Koons art is definitely way funnier than Warhol, who was bittersweet and poetic by comparison. Still, Koons just isn't devastating like Warhol can be, instead he's thoroughly entertaining.

Compared to Hirst, who is obsessed with death as the ultimate celebrity, Koons seems like a traditionally calculated art world player... working tidily away in the New York system during the 80's then going global in the 90's as New York got sick of his enviable success (he also weathered the art market crash like few others). Maybe Hirst wants to reinvent the game (by avoiding museums & manipulating his own markets) but maybe it is because Koons mastered the obvious way before him?

The truth in all this comparative ethical/aesthetic wrangling is how thoroughly these three pop philosophers have exploited visual exploitation and Koons seems like the most corporate of the three. In fact, walking around this show felt just like watching Tim Burton's remake of Charlie and the Chocolate Factory... slick entertaining and purposefully pointless in an expensive way. I love the Gene Wilder version and I bet Koons does too, but Koons can only make the slicker "Burton style" product.

Which is not to say it's not a worthwhile, in fact Koon's retrospective at Chicago's MCA is pretty good.

The show is laid out in a novel way, with two large square open galleries and an atrium hallway between them. (the MCA Chicago has some of the best designed galleries in the country... I love the barrel vaulted spaces upstairs as well)

HeartKoons.jpg
Jeff Koons, Hanging Heart (Blue/Silver), 1994-2006. Collection of William J. Bell. Photo by Arnold GmhB. © Jeff Koons.

In the atrium space one first encounters the giant "Hanging Heart (blue/silver)," it is probably a glib plea, "please love me," but in a cold manufactured way. Or maybe it's the cold blue reflection of the viewers in the heart themselves; maybe that cold blue reflection is the manufactured love that Koons brings? Either way it is the size of a wrecking ball!

I started with the gallery on the right, which proved to be the better of the two. It began with the earliest piece in the show "The New Jeff Koons (1980)." The likeness of Koons beams out of the light box telling us everything we need to know, every work fill feel exactly like the grin on young Koons' face. He seems to say, "my inner child is invincible... do you really want to deny a precocious 8 year old?" Ok I understand this guy, I would have avoided him in elementary school like the plague, but I admire him as an insidious, twisted adult.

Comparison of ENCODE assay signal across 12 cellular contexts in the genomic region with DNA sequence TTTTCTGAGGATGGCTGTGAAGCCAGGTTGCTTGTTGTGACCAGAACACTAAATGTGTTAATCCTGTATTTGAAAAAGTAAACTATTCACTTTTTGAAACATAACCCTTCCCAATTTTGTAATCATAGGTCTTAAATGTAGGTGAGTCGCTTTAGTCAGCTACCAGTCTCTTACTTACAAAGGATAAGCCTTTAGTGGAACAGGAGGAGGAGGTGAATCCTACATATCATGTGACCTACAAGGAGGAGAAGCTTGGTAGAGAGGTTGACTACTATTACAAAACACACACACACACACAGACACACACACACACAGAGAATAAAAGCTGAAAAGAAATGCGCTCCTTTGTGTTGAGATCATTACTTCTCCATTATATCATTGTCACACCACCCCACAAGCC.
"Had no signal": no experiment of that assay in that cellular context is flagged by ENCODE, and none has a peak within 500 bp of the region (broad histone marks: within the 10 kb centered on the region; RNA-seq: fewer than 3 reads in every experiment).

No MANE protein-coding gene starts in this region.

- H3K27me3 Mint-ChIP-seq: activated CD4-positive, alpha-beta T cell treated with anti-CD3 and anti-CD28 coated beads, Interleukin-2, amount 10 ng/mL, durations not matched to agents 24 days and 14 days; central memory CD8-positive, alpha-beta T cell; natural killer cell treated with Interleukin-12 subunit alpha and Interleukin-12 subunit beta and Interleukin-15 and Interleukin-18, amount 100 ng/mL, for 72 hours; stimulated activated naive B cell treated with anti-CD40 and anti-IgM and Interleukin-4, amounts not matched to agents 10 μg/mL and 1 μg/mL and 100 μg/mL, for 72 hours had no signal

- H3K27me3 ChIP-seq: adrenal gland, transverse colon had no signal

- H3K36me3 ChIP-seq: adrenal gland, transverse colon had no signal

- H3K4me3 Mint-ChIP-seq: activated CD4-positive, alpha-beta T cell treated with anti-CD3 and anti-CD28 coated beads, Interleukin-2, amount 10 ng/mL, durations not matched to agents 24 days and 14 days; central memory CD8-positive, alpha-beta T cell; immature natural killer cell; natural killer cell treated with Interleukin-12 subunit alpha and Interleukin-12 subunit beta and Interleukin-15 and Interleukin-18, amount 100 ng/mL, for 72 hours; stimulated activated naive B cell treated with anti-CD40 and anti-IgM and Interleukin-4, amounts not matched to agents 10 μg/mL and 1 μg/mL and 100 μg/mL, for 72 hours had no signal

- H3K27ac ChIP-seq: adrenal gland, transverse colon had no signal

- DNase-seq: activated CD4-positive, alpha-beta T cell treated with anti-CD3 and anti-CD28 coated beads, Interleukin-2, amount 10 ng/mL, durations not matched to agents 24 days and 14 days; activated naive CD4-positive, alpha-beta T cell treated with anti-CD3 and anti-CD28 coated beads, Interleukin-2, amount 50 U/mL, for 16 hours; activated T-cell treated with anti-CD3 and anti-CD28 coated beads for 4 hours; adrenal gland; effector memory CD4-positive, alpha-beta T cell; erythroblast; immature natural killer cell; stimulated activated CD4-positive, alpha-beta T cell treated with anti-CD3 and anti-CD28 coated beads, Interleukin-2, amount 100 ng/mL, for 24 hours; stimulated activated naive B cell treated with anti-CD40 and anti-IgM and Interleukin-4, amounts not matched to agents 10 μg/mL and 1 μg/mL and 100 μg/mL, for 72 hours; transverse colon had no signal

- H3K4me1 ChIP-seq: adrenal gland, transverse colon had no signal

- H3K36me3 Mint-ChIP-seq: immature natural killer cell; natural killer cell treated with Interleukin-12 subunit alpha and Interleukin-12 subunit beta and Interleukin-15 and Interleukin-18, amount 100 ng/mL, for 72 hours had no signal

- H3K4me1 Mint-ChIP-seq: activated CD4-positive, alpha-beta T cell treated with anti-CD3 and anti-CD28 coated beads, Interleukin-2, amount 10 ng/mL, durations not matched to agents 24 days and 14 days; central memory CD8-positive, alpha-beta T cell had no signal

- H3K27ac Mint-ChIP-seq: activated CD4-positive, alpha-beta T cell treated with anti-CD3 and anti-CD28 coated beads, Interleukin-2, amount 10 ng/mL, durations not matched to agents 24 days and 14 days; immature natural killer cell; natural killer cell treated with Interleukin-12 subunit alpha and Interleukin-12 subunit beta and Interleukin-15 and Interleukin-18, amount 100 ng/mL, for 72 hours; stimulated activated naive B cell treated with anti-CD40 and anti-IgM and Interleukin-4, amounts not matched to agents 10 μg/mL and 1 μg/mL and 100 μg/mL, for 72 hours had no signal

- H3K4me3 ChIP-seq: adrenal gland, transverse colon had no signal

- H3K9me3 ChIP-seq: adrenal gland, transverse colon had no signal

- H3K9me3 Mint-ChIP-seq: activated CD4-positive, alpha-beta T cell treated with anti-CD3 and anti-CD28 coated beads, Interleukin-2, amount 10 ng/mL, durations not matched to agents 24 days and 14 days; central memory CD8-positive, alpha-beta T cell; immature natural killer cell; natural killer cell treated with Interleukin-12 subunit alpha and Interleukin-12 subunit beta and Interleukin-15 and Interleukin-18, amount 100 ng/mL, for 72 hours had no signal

The basketballs in vitrines float in a permanent state of useless and fetished grace; the vacuum cleaners are interesting too, like stuffed cobras in a vitrine. No housework today for us, this is art!

The statuary busts of himself and his wife give the gallery a baroque air but they are dull without all of the better pieces like the small stainless steel Bob Hope tchotchke… I grew up watching Bob Hope too and I see some of his deadpan timing in Koons.

The giant broken egg in the middle of the room reflects and fragments ones view of the space, a completely obvious metaphor for the museum experience of forming and shattering one's pre conceived notions. It works and I like how it pulls the whole room together like a super massive black hole of kitsch at the center of a galaxy.

bear_and_policeman_Koons.jpg
Jeff Koons, Bear and Policeman, 1988. Collection of Jeffrey Deitch. © Jeff Koons

My favorite work is "Bear and Policeman" from 1988. Made by master craftsmen it is Koon's masterpiece... a cloying and oddly sexual Hummel figurine from hell. The policeman should be blowing the whistle for kitsch abuse but the whistle never comes and Koons is getting away with this.

This is the art the 1980's deserved most. No matter what your situation was, steroid using baseball player, coke addled model, sincere Sunday school teacher or someone in the Midwest rocking out to Def Leppard....this thing is what that era deserved. An unblinking, dead eyed cipher of kitsch wrapped in pleasantness and authority gone very wrong. Another piece from the same series "Ushering in banality" with several kids pushing a pig is less poetic but you get the idea.

doggie_Koons.jpg
Installation view of Jeff Koons at the Museum of Contemporary Art, Chicago, May 31 - September 21, 2008. Photos © Museum of Contemporary Art, Chicago.
Photos by Nathan Keay.

The next room has the previously mentioned Balloon Dog as well as the oddly sexual "Pink Panther" sculpture. It also has a lot of paintings... which go from tolerable but 3rd tier pop art mashups like Hulk Elvis to his dull made in heaven pornographic efforts.

The point is the second room was mostly redundant and less revealing and in general that goes for Koons in many ways. He's good but he's not Warhol. He might not even be Damien Hirst but I suspect of the three, only Koons will be the only one to die happy.